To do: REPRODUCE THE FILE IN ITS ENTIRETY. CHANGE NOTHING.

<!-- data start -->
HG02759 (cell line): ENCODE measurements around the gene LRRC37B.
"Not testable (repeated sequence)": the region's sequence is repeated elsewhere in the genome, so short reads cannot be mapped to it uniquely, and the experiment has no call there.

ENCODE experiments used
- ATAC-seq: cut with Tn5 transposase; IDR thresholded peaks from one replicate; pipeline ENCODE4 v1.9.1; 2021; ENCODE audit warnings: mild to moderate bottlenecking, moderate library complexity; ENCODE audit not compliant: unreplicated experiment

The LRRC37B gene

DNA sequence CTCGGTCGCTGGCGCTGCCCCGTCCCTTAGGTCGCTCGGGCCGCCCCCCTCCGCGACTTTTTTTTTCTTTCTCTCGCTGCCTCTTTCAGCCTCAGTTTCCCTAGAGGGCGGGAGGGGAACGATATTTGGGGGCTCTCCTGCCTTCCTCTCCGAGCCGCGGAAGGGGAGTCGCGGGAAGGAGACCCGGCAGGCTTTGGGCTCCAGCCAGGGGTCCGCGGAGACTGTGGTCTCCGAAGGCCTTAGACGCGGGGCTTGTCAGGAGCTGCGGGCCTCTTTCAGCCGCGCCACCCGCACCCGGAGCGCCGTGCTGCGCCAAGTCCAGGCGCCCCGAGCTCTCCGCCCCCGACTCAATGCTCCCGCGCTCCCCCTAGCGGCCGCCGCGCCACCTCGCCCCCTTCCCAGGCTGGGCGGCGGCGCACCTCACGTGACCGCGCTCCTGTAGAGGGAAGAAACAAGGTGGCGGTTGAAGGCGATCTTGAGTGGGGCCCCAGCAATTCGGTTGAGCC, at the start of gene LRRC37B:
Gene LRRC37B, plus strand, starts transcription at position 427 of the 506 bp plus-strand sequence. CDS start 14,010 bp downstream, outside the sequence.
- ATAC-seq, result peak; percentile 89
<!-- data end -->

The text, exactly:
HG02759 (cell line): ENCODE measurements around the gene LRRC37B.
"Not testable (repeated sequence)": the region's sequence is repeated elsewhere in the genome, so short reads cannot be mapped to it uniquely, and the experiment has no call there.

ENCODE experiments used
- ATAC-seq: cut with Tn5 transposase; IDR thresholded peaks from one replicate; pipeline ENCODE4 v1.9.1; 2021; ENCODE audit warnings: mild to moderate bottlenecking, moderate library complexity; ENCODE audit not compliant: unreplicated experiment

The LRRC37B gene

DNA sequence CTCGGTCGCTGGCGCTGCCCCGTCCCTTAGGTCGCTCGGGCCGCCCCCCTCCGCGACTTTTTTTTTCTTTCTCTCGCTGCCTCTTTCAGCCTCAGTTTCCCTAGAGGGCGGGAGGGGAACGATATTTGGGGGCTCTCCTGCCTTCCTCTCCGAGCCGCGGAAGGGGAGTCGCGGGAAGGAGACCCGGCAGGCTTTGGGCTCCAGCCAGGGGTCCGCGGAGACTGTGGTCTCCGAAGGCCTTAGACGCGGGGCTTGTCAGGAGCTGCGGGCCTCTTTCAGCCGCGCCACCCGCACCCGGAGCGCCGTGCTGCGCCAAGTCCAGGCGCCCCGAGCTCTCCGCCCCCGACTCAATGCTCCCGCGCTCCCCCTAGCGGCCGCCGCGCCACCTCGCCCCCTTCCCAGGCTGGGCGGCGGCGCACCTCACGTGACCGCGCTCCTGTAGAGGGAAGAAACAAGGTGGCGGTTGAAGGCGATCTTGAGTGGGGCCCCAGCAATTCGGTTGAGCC, at the start of gene LRRC37B:
Gene LRRC37B, plus strand, starts transcription at position 427 of the 506 bp plus-strand sequence. CDS start 14,010 bp downstream, outside the sequence.
- ATAC-seq, result peak; percentile 89